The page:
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dc.contributor.authorWardley, Andrew M
dc.contributor.authorMueller, V.
dc.contributor.authorPaplomata, E.
dc.contributor.authorCrouzet, L.
dc.contributor.authorIqbal, N.
dc.contributor.authorAithal, S.
dc.contributor.authorBlock, M.
dc.contributor.authorCold, S.
dc.contributor.authorBy, M. A.
dc.contributor.authorHahn, O.
dc.contributor.authorPoosarla, T.
dc.contributor.authorStringer-Reasor, E.
dc.contributor.authorColleoni, M.
dc.contributor.authorCameron, D.
dc.contributor.authorCurigliano, G.
dc.contributor.authorDeBusk, K.
dc.contributor.authorSiadak, M.
dc.contributor.authorRamos, J.
dc.contributor.authorAn, X. B.
dc.contributor.authorGelmon, K.
dc.date.accessioned2021-04-20T08:08:26Z
dc.date.available2021-04-20T08:08:26Z
dc.date.issued2021en
dc.identifier.citationWardley AM, Mueller V, Paplomata E, Crouzet L, Iqbal N, Aithal S, et al. Impact of tucatinib on health-related quality of life in patients with HER2+metastatic breast cancer with stable and active brain metastases. Cancer Research. 2021;81(4).en
dc.identifier.doi10.1158/1538-7445.SABCS20-PD13-04en
dc.identifier.urihttp://hdl.handle.net/10541/623966
dc.description.abstractBackground Patients (pts) with human epidermal growth factor receptor 2 positive (HER2+) metastatic breast cancer (MBC) who have brain metastases (BM) have limited treatment options and lower health-related quality of life (HRQoL) compared with pts without BM (Hurvitz 2019). HER2CLIMB is a randomized trial (2:1) of tucatinib vs. placebo in combination with trastuzumab and capecitabine in pts with HER2+ MBC that included pts with stable and active brain metastases (NCT02614794). In HER2CLIMB, the addition of tucatinib to trastuzumab + capecitabine demonstrated a statistically significant and clinically meaningful improvement in overall survival (OS) in pts with HER2+ MBC and in those with stable and active BM, with importantly, a tolerable and manageable safety profile (Murthy 2020). An evaluation of the impact of tucatinib on HRQoL in pts with stable and active BM is presented here. Methods HRQoL data were available from 330 of 612 pts, including 163 pts with BMs. HRQoL was assessed using the EQ-5D-5L tool which includes a visual analog scale (EQ-VAS) and a descriptive system (EQ-5D) comprising 5 dimensions of health: mobility, self-care, usual activities, pain/discomfort, and anxiety/depression. Each dimension has 5 levels: no problems, slight problems, moderate problems, severe problems, and extreme problems. Data were collected at Cycle 1 Day 1, Cycles 3-9 (every 2 cycles; 21-day cycles), Cycle 12 and beyond (every 3 cycles), and at the 30-day follow-up. The EQ-5D-5L scores were summarized by cycle for each treatment arm. Time to deterioration, defined as a >7-point change from baseline on the EQ-VAS, was estimated by the Kaplan-Meier approach. The median time to deterioration (and 95% CIs) were computed for each arm. Results In total, 163 pts with stable and active BM were included in this HRQoL analysis, 107 pts on the tucatinib arm and 56 pts on the placebo arm. Compared to the placebo arm, pts on the tucatinib arm had an approximately 49% reduction in the risk of deterioration (hazard ratio: 0.51; 95% CI: 0.28, 0.93); the median time to deterioration has not been reached in the tucatinib arm with available follow-up and was 5.5 months (95% CI; 4.2, -) in the placebo arm. Decline in all domains of the EQ-5D-5L and the EQ-VAS scores were seen once pts discontinued therapy, particularly on the ‘usual activities’ domain. Additional available QoL data will be presented. Conclusions Pts with MBC and BM treated with tucatinib in combination with trastuzumab + capecitabine demonstrated significantly longer and clinically meaningful time to deterioration of HRQoL. HRQoL was maintained throughout the treatment course, allowing them to receive full benefit of the therapeutic approach and resulting in statistically significant and clinically meaningful improvement in OS.en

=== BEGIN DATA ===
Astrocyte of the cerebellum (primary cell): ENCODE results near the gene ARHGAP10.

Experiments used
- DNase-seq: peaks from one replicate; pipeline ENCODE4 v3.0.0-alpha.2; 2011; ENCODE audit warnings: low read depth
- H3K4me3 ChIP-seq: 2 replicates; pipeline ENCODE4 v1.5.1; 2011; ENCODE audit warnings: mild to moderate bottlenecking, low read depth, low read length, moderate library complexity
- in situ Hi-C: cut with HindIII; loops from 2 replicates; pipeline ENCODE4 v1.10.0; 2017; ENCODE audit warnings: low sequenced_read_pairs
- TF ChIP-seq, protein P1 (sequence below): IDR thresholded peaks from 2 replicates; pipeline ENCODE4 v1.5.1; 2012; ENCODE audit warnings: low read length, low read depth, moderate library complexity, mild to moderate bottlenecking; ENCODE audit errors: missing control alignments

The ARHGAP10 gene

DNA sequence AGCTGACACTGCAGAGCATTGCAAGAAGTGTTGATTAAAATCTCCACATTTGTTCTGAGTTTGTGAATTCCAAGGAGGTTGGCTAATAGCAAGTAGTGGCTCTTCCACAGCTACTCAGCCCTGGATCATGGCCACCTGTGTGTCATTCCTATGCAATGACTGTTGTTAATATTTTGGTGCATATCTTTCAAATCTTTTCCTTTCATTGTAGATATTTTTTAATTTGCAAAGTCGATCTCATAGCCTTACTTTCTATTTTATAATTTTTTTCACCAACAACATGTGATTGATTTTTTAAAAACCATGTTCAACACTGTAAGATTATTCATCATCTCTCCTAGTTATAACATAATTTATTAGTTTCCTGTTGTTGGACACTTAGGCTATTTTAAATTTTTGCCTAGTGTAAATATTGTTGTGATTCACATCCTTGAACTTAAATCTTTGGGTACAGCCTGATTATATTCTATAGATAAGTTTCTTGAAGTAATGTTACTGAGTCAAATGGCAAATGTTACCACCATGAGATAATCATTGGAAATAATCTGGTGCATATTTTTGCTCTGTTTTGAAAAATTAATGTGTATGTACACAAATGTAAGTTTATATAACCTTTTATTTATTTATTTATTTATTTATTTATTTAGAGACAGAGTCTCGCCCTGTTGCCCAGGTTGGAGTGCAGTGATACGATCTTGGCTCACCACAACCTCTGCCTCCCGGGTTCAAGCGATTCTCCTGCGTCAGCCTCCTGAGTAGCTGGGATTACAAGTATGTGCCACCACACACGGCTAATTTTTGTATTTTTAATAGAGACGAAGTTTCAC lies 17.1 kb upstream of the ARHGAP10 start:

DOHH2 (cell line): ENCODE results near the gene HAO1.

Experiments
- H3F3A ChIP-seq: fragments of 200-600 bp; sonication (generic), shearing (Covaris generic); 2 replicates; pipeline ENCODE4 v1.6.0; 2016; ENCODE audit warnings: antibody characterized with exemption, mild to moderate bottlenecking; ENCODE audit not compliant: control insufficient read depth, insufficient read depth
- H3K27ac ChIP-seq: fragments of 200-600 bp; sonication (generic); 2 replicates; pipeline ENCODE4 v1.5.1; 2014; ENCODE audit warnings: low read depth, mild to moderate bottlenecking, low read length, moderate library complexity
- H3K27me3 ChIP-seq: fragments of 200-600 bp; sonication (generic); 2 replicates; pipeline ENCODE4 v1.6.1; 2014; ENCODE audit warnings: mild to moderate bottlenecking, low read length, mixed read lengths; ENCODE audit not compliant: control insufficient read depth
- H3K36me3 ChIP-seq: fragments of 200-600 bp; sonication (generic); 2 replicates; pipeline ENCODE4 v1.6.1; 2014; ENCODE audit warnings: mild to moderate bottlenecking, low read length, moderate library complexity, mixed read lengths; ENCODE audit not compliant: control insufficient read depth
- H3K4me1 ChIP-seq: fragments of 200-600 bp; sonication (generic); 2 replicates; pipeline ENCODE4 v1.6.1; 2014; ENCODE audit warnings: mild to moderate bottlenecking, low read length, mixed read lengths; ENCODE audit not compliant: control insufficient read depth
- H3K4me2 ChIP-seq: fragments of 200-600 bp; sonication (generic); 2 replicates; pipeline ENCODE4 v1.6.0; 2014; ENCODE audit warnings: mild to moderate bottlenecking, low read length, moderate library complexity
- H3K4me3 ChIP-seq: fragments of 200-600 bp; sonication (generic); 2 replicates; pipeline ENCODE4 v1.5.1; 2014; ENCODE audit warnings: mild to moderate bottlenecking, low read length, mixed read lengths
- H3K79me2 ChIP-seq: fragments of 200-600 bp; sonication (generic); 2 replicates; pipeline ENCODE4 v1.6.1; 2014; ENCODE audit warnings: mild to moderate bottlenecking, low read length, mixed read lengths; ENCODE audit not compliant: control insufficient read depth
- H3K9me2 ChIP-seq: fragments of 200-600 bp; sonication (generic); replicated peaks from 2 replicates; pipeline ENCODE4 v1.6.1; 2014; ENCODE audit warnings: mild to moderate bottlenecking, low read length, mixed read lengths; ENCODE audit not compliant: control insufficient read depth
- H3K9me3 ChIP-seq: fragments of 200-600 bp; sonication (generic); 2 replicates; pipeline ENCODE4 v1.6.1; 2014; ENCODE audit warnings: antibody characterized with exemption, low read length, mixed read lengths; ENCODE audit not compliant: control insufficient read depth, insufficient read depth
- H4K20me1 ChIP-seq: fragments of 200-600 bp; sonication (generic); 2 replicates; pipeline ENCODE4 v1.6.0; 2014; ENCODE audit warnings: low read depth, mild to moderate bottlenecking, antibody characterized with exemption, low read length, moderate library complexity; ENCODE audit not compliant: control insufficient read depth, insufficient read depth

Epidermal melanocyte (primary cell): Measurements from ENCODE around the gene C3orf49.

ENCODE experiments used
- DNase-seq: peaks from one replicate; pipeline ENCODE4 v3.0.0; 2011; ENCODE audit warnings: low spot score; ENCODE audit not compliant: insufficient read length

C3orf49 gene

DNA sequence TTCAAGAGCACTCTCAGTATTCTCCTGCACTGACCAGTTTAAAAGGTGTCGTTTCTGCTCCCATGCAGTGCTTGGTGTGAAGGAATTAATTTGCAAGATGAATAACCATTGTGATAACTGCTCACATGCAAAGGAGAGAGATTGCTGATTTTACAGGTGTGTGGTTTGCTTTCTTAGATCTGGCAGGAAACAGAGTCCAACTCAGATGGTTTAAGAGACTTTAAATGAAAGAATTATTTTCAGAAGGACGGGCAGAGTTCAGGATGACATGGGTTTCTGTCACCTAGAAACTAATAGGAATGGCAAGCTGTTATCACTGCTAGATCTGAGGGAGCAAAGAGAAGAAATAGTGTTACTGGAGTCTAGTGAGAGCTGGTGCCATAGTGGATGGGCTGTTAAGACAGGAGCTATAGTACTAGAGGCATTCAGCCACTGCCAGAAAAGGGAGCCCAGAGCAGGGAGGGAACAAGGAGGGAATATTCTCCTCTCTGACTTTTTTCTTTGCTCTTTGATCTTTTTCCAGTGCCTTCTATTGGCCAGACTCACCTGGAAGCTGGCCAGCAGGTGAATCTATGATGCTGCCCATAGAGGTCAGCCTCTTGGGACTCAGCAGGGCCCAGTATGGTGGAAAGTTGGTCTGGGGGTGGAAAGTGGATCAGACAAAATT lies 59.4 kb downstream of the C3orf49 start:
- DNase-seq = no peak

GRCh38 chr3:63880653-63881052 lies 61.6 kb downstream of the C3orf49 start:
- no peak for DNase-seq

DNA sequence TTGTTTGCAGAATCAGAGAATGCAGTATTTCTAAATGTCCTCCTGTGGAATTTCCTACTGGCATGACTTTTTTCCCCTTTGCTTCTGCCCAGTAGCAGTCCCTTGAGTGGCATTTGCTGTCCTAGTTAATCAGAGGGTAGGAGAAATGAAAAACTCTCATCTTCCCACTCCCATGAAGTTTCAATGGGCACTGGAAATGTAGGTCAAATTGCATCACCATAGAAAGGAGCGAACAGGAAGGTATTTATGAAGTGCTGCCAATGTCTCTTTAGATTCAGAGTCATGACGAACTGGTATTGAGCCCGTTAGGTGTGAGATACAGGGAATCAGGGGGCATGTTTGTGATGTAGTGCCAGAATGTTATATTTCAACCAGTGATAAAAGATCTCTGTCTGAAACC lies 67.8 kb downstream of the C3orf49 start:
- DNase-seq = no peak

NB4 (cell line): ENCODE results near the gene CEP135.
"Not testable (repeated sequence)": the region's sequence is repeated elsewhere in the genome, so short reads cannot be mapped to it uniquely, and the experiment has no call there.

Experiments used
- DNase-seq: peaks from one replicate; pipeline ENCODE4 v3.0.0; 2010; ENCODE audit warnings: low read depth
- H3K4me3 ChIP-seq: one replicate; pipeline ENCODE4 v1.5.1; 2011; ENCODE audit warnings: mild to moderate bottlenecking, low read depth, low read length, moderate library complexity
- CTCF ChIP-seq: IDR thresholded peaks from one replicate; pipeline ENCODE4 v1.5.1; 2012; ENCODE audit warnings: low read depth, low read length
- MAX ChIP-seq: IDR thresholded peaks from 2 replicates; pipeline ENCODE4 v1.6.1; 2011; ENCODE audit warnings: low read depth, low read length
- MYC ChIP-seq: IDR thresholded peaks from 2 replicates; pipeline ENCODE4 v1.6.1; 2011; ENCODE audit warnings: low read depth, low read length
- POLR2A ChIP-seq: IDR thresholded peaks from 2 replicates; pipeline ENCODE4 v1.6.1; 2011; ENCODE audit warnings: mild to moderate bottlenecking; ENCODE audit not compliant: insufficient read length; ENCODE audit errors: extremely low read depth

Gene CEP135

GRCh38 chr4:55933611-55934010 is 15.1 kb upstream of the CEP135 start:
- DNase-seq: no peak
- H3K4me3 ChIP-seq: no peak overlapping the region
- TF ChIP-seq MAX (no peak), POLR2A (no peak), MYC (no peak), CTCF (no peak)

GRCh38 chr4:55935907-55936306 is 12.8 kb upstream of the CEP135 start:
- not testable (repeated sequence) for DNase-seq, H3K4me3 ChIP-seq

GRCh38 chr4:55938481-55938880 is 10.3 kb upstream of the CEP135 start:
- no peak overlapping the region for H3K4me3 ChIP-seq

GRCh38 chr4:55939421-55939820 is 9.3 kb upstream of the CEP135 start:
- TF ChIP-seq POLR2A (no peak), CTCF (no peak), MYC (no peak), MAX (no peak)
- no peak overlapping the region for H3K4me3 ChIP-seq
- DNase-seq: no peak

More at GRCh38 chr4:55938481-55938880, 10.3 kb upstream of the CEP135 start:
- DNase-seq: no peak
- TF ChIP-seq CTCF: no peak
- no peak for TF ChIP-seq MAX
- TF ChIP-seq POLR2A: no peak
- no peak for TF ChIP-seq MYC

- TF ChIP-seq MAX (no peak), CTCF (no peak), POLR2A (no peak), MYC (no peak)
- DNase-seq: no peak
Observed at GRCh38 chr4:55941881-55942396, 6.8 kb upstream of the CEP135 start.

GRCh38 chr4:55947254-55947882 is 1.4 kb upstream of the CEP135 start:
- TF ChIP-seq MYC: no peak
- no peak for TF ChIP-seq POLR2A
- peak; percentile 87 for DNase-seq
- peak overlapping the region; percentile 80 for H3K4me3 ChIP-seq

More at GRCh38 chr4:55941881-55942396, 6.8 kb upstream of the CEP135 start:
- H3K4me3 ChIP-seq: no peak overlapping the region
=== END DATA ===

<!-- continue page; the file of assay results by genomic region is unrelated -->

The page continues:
dc.language.isoenen
dc.relation.urlhttps://dx.doi.org/10.1158/1538-7445.SABCS20-PD13-04en
dc.titleImpact of tucatinib on health-related quality of life in patients with HER2+metastatic breast cancer with stable and active brain metastasesen
dc.typeMeetings and Proceedingsen
dc.contributor.departmentThe NIHR Manchester Clinical Research Facility at The Christie NHS Foundation & Trust Division of Cancer Sciences, School of Medical Sciences, Faculty of Biology Medicine & Health, University of Manchester, Manchester,en
dc.identifier.journalCancer Researchen
dc.description.noteen]


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